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The Guernsey Literary and Potato Peel Pie Society - Film Review

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by John Andrew (subscribe)
I enjoy "fine dining", presenting programs on radios 4MBS, MBS Light and 4RPH and going to drama and music at Brisbane theatres.
Published April 13th 2018
Romance is not dead
This film could very easily have been an unmemorable Mills and Boon rom-com, but it is much more.



It helps that Mike Newell (the producer) cut his teeth in Four Weddings and a Funeral and is no stranger to the eccentricities and foibles of the British. Three ex-cast members from Downtown Abbey Lily James, Penelope Wilton and Jessica Brown Finlay assist in this project.



Start with said amiable eccentrics in 1941, weaving their bibulous way home after imbibing home brewed gin and eating contraband roast pig. Suddenly the mood changes as they are challenged by German soldiers for breaking curfew. The danger is all too real, and Brown Finlay comes up with the alibi of a book club, named in part for the singularly unappetising pie created by the local post-master (Tom Courtenay). And so the "Guernsey Literary and Potato Peel Pie Society" is born.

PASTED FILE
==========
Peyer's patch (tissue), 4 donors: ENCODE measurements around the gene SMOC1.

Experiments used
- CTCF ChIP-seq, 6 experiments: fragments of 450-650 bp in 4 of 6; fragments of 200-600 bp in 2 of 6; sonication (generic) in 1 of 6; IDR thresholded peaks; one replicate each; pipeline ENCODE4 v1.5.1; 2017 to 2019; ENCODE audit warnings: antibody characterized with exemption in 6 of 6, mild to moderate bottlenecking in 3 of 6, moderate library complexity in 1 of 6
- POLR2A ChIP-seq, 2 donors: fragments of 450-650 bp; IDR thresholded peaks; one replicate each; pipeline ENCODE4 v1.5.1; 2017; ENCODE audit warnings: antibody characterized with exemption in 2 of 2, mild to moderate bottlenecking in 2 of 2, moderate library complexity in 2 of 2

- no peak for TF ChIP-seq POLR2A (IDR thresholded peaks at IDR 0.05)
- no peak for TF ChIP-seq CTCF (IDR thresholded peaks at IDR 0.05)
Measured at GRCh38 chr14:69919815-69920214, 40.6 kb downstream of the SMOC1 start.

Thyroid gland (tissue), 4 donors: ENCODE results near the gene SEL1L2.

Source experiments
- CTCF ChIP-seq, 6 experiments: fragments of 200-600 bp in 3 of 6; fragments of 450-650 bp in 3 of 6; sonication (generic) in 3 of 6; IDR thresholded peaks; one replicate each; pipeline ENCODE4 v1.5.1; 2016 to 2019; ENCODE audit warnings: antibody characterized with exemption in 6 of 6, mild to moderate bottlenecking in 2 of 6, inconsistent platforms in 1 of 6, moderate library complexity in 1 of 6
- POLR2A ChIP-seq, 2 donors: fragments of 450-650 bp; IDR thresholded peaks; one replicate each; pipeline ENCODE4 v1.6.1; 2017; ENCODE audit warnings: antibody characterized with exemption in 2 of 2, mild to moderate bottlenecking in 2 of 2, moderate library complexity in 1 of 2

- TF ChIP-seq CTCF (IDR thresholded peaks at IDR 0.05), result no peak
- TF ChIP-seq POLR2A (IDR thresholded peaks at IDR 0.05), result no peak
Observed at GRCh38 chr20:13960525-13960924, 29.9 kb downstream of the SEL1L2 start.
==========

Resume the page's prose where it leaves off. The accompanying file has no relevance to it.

Segue to London some years later. Juliet Ashton (Lily James) is promoting her latest book with her publisher (Matthew Goode) and being romanced by the wealthy American GI (Glen Powell). She receives a letter from a member of the Guernsey club, who has read one of her earlier books and requests help to find another.



The London Times commissions her to write about reading and she sees this as an excellent excuse to escape the memories of London, where she lost her parents in the war.



The Guernsey in this film is easy to fall in love with. But therein lie deep and dark shadows, dating back to the occupation, a missing woman, a local collaborator and a child whose parentage is a mystery.



Excellent plotting and scripting, superb cinematography, a stellar cast, wonderful scenery, the resolution of the mystery of the missing woman, a credible and quirky romance and a chilling depiction of occupied Guernsey all make this a film worth seeing.



And if you go, wait for the credits to screen. You won't want to miss the dialogue.

Cast: Lily James, Glen Powell, Michiel Huisman, Tom Courtenay, Matthew Goode, Jessica Brown Findlay, Penelope Wilton, Kit Connor, Katherine Parkinson

Director: Mike Newell
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Why? Delightful, romantic, dark
Where: Cinemas across australia
Cost: $18
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